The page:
(the  buffer contain-
							 ing	the    current
							 piece)	 has been con-
							 verted;  that	 state
							 information  must  be
							 passed	back when con-
							 verting    the	  next
							 piece of  the	stream
							 so   the   conversion
							 routine  knows	  what
							 state	it was in when
							 it left  off  at  the
							 end   of   the	  last
							 piece.	 May be	 NULL,
							 in   which  case  the
							 value	specified  for
							 flags	is ignored and
							 the source buffer  is
							 assumed   to  contain
							 the  complete	string
							 to convert.

       char *dst (out)					 Buffer	 in  which the
							 converted result will
							 be  stored.   No more
							 than	dstLen	 bytes
							 will	be  stored  in

       int dstLen (in)					 The maximum length of
							 the output buffer dst
							 in bytes.

       int *srcReadPtr (out)				 Filled	with the  num-
							 ber of	bytes from src
							 that  were   actually
							 converted.   This may
							 be  less   than   the
							 original	source
							 length	if there was a
							 problem    converting
							 some  source  charac-
							 ters.	May be NULL.

       int *dstWrotePtr	(out)				 Filled	 with the num-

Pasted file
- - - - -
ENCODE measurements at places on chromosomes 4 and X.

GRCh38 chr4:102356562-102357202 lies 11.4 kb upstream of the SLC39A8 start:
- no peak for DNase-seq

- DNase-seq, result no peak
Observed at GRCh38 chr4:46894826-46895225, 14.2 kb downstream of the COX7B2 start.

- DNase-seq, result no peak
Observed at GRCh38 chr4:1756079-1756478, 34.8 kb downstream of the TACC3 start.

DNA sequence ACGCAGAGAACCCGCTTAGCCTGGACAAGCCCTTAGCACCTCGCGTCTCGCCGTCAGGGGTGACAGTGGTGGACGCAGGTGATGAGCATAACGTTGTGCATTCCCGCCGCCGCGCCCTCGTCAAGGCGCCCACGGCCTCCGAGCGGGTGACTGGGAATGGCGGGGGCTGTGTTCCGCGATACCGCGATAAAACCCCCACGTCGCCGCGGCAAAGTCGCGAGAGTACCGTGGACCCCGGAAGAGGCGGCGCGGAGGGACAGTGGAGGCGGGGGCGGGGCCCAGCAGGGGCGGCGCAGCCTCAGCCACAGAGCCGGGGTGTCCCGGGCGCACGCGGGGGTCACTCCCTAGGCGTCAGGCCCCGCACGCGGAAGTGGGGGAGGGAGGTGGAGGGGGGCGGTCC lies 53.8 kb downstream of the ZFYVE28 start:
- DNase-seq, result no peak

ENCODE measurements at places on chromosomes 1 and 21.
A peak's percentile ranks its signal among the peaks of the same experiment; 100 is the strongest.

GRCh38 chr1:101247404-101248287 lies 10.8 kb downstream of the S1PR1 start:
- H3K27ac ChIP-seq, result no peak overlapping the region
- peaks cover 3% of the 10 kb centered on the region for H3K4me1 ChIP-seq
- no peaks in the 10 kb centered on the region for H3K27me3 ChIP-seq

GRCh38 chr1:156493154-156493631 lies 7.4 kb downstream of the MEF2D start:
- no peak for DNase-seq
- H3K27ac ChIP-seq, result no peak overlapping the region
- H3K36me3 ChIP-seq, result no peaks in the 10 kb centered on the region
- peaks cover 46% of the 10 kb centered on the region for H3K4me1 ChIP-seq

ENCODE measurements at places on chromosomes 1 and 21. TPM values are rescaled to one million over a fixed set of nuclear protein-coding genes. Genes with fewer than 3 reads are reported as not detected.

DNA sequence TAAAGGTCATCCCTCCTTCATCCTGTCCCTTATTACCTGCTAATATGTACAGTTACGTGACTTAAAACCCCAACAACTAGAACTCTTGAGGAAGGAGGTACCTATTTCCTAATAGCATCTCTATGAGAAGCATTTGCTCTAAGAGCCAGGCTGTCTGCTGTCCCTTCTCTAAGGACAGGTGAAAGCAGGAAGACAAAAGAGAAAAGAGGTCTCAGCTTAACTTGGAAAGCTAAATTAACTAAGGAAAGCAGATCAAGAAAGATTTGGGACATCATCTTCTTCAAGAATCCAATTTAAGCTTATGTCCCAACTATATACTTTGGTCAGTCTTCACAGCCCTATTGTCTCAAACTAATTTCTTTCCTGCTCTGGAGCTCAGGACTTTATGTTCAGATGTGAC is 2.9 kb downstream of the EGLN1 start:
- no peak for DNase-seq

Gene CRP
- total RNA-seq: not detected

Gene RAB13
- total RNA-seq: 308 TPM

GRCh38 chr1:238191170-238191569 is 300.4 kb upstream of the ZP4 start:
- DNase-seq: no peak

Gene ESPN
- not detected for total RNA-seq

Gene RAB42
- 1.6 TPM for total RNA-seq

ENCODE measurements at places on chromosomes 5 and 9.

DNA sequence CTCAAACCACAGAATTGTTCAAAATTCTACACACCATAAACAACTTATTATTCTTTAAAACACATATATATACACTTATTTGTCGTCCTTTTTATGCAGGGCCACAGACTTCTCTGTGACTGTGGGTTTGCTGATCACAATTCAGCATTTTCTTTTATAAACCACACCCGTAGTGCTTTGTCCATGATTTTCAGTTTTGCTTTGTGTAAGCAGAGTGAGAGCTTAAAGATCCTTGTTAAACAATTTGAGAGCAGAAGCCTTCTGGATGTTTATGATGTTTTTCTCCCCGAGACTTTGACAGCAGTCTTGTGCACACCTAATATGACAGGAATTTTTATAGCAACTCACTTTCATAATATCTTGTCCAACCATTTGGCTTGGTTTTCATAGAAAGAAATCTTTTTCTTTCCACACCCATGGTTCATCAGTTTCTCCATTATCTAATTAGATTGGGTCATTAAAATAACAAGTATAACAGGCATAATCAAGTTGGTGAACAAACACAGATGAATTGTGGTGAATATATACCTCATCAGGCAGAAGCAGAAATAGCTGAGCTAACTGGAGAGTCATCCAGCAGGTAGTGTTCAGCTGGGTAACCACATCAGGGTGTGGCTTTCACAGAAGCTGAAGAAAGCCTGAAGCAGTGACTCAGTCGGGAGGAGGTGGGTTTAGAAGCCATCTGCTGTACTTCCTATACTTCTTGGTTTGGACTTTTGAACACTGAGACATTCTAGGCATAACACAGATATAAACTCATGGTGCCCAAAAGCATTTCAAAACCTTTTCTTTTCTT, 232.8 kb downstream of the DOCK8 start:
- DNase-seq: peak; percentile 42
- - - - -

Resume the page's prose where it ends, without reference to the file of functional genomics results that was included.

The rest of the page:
ber  of  bytes	  that
							 were  actually	stored
							 in the	output	buffer
							 as  a	result	of the
							 conversion.   May  be

       int *dstCharsPtr	(out)				 Filled	 with the num-
							 ber   of   characters
							 that	correspond  to
							 the number  of	 bytes
							 stored	 in the	output
							 buffer.  May be NULL.

       Tcl_DString *bufPtr (out)			 Storage for the  pre-
							 scribed system	encod-
							 ing name.

       const Tcl_EncodingType *typePtr (in)		 Structure  that   de-
							 fines	a  new type of

       Tcl_Obj *searchPath (in)				 List  of   filesystem
							 directories  in which
							 to search for	encod-
							 ing data files.

       const char *path	(in)				 A  path  to the loca-
							 tion of the  encoding

       These routines convert between Tcl's internal character representation,
       UTF-8, and character representations used by various operating  systems